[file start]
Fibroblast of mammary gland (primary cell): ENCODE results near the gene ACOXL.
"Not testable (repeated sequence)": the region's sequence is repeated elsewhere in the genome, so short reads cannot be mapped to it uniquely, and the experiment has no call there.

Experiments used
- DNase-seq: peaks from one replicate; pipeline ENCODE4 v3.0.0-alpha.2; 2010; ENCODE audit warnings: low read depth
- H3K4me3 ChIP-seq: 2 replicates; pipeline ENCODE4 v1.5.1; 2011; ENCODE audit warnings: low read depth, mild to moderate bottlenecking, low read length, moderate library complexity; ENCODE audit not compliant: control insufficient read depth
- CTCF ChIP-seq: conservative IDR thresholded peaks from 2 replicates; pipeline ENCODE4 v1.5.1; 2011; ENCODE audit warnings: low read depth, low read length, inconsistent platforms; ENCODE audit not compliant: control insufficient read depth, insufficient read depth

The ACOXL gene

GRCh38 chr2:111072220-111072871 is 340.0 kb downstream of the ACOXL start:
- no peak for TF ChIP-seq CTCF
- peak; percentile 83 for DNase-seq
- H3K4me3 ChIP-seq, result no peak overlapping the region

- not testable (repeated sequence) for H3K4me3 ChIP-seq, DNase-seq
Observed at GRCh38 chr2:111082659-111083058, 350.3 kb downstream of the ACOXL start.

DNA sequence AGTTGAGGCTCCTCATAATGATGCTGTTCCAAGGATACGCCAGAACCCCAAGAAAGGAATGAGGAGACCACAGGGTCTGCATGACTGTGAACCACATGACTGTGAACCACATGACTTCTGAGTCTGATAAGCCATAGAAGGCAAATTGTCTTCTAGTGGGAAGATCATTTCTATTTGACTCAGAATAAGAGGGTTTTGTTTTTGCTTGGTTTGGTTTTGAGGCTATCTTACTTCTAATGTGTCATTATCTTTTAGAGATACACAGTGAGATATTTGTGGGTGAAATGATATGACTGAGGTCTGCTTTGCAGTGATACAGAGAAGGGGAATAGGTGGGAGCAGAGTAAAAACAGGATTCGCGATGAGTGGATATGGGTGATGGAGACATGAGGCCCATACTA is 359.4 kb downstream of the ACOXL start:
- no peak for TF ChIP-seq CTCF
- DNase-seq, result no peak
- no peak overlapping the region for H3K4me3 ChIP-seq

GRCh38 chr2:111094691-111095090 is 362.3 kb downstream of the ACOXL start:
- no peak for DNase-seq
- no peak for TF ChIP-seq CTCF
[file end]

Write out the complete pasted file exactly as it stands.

Fibroblast of mammary gland (primary cell): ENCODE results near the gene ACOXL.
"Not testable (repeated sequence)": the region's sequence is repeated elsewhere in the genome, so short reads cannot be mapped to it uniquely, and the experiment has no call there.

Experiments used
- DNase-seq: peaks from one replicate; pipeline ENCODE4 v3.0.0-alpha.2; 2010; ENCODE audit warnings: low read depth
- H3K4me3 ChIP-seq: 2 replicates; pipeline ENCODE4 v1.5.1; 2011; ENCODE audit warnings: low read depth, mild to moderate bottlenecking, low read length, moderate library complexity; ENCODE audit not compliant: control insufficient read depth
- CTCF ChIP-seq: conservative IDR thresholded peaks from 2 replicates; pipeline ENCODE4 v1.5.1; 2011; ENCODE audit warnings: low read depth, low read length, inconsistent platforms; ENCODE audit not compliant: control insufficient read depth, insufficient read depth

The ACOXL gene

GRCh38 chr2:111072220-111072871 is 340.0 kb downstream of the ACOXL start:
- no peak for TF ChIP-seq CTCF
- peak; percentile 83 for DNase-seq
- H3K4me3 ChIP-seq, result no peak overlapping the region

- not testable (repeated sequence) for H3K4me3 ChIP-seq, DNase-seq
Observed at GRCh38 chr2:111082659-111083058, 350.3 kb downstream of the ACOXL start.

DNA sequence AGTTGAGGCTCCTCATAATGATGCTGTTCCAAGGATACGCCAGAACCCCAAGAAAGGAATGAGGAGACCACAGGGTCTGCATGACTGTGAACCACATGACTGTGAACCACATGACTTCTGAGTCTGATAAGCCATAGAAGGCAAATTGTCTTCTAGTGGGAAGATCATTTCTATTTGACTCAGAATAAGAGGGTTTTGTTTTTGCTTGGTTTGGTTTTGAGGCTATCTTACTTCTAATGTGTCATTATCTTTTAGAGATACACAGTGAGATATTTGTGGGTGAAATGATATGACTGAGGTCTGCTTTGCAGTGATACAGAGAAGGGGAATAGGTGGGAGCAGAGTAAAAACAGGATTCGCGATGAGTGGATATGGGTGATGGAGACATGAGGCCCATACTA is 359.4 kb downstream of the ACOXL start:
- no peak for TF ChIP-seq CTCF
- DNase-seq, result no peak
- no peak overlapping the region for H3K4me3 ChIP-seq

GRCh38 chr2:111094691-111095090 is 362.3 kb downstream of the ACOXL start:
- no peak for DNase-seq
- no peak for TF ChIP-seq CTCF